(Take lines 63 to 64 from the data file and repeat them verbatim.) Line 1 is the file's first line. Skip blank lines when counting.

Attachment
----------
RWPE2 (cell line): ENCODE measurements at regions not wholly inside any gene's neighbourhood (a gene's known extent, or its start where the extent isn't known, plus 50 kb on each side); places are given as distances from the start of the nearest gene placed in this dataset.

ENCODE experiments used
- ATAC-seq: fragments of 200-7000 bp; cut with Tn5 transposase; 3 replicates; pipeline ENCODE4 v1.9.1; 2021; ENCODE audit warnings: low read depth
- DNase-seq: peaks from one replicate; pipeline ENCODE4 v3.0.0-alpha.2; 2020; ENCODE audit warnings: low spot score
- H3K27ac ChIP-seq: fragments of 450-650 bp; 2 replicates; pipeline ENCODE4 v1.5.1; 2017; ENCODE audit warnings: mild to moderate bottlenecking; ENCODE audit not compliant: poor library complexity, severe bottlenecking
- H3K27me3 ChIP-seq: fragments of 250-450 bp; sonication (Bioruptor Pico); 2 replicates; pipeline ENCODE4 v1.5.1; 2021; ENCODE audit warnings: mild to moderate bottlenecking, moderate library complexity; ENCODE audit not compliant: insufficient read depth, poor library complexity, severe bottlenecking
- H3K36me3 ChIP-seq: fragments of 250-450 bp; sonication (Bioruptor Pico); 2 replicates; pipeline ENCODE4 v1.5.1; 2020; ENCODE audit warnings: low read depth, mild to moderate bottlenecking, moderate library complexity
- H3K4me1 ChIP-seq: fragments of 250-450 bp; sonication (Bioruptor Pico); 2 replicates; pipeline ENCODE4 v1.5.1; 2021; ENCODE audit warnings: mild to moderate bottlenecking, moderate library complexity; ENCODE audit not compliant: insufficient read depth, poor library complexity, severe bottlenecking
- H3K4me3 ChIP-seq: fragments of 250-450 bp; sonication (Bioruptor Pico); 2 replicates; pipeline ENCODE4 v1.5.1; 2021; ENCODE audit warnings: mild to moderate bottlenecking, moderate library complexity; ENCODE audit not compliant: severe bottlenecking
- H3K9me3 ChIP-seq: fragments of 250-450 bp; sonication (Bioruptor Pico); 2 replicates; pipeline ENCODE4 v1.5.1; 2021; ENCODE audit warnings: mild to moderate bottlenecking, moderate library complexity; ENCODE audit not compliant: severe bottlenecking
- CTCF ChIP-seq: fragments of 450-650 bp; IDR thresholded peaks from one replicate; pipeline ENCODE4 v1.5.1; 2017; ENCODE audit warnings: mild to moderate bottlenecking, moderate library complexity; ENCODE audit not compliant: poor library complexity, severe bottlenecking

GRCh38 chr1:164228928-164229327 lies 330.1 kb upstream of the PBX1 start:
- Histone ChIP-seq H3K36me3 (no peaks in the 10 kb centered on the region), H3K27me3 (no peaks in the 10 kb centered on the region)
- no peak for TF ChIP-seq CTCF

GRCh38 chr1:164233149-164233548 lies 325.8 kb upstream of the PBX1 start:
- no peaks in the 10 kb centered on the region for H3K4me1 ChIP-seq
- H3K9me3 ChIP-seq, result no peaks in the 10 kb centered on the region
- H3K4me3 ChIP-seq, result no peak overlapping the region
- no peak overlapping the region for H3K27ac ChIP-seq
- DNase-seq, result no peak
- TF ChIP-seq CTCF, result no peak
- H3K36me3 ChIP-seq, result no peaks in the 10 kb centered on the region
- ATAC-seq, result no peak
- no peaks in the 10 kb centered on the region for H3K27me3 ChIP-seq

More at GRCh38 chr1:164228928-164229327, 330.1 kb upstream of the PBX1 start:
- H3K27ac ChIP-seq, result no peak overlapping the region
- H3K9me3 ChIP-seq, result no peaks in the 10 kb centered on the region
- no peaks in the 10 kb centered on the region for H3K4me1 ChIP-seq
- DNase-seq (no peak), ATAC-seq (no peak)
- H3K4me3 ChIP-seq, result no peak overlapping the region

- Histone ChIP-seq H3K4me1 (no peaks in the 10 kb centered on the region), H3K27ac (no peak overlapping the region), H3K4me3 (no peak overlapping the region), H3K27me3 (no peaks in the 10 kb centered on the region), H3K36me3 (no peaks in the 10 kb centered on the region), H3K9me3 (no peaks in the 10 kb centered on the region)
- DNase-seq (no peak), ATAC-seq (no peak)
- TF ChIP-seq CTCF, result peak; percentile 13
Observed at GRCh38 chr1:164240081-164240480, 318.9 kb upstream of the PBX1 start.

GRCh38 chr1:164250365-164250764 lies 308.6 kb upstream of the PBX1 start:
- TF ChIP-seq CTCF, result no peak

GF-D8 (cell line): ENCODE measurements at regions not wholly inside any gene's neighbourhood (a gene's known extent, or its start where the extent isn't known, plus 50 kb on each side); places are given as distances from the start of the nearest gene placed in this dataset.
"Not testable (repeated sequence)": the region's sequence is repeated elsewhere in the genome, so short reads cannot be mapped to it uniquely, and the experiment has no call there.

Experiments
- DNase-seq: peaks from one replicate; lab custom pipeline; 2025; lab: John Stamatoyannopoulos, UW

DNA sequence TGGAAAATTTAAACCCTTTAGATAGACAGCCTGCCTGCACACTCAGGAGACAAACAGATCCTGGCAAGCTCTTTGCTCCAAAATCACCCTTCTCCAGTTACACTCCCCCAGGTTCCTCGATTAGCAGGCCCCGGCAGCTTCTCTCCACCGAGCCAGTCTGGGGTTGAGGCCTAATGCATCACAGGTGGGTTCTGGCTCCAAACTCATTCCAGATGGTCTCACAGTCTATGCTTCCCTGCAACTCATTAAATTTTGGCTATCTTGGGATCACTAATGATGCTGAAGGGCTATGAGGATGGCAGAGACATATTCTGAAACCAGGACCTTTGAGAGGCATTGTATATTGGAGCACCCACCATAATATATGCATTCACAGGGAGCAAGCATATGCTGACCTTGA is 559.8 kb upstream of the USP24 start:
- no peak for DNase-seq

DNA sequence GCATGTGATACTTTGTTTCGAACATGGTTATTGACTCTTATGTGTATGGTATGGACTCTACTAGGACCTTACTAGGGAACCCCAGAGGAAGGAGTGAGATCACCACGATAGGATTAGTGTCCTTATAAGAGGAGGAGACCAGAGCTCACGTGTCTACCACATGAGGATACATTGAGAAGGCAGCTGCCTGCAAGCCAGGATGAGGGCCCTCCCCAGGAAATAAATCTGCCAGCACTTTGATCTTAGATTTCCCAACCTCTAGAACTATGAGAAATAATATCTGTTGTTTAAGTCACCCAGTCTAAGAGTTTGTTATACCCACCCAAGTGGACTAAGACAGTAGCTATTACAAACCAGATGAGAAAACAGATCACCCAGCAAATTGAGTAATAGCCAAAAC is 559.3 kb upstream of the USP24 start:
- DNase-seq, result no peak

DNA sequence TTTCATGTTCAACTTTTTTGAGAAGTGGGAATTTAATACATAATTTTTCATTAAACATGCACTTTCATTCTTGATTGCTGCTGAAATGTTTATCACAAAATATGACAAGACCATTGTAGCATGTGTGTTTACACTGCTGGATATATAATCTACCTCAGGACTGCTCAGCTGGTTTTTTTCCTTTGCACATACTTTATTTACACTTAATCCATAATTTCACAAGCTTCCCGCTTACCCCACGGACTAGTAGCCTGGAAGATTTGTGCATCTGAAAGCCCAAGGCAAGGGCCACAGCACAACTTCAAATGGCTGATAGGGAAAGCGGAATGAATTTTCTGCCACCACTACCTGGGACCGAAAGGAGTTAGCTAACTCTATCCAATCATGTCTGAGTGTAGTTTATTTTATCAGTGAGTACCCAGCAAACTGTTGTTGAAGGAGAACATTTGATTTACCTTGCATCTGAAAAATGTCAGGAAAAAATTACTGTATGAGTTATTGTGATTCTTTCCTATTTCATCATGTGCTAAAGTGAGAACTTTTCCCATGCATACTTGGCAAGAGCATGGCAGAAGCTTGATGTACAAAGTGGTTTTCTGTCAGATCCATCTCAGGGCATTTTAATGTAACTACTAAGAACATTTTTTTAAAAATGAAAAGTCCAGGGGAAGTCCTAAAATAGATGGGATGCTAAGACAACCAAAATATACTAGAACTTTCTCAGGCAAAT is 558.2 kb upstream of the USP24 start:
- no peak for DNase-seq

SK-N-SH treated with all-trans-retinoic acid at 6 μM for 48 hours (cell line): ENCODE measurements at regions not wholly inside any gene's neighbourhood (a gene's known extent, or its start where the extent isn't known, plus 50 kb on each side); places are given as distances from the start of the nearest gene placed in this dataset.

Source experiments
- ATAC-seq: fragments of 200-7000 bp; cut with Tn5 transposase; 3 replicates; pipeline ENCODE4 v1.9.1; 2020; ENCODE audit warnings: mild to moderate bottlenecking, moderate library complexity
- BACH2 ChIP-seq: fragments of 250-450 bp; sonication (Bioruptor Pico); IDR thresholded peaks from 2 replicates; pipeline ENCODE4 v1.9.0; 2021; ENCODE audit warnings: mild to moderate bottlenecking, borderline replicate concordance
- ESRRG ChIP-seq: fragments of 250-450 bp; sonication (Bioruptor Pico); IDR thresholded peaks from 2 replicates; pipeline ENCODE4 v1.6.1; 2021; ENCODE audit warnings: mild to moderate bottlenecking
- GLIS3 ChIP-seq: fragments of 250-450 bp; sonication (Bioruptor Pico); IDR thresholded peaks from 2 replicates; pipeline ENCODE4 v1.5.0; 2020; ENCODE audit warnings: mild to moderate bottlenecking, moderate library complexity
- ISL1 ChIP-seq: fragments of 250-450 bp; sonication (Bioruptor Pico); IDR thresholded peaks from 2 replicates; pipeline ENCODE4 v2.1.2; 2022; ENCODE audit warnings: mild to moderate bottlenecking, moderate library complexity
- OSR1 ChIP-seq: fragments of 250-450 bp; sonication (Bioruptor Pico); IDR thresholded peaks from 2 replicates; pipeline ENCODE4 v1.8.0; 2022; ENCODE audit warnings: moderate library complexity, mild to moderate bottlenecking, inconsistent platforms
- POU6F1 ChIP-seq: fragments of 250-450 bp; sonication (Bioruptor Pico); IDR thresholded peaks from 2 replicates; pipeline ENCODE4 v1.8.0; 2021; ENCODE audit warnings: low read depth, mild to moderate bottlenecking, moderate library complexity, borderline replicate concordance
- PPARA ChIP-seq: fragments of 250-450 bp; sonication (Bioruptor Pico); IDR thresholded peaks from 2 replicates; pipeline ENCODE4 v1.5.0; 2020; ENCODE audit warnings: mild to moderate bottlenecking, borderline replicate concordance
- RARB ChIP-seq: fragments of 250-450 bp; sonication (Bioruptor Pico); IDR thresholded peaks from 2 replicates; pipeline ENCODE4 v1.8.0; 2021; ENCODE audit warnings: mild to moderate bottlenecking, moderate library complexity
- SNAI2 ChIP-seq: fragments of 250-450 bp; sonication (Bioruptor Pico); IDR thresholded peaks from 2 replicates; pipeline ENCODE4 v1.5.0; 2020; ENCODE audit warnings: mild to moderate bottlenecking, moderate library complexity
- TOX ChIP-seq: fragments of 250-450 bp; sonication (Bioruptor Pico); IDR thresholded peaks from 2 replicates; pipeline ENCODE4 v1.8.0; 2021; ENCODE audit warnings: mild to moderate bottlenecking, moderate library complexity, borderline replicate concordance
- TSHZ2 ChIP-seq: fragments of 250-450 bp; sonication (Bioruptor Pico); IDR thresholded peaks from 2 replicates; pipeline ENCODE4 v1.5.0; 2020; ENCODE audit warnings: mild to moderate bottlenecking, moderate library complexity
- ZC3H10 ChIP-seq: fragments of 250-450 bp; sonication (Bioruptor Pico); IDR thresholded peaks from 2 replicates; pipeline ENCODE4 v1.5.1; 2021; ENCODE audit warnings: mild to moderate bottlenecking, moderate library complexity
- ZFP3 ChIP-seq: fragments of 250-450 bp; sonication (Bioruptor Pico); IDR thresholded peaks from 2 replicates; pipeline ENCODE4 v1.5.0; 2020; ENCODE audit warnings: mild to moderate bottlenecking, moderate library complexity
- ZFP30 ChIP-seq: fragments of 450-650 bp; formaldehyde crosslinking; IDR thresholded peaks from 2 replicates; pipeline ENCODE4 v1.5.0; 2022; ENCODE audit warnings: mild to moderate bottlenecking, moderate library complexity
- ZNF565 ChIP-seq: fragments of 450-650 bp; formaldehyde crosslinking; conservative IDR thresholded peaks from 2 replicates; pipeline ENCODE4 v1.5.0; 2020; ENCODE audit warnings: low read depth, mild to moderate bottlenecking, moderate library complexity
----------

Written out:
- ZFP30 ChIP-seq: fragments of 450-650 bp; formaldehyde crosslinking; IDR thresholded peaks from 2 replicates; pipeline ENCODE4 v1.5.0; 2022; ENCODE audit warnings: mild to moderate bottlenecking, moderate library complexity
- ZNF565 ChIP-seq: fragments of 450-650 bp; formaldehyde crosslinking; conservative IDR thresholded peaks from 2 replicates; pipeline ENCODE4 v1.5.0; 2020; ENCODE audit warnings: low read depth, mild to moderate bottlenecking, moderate library complexity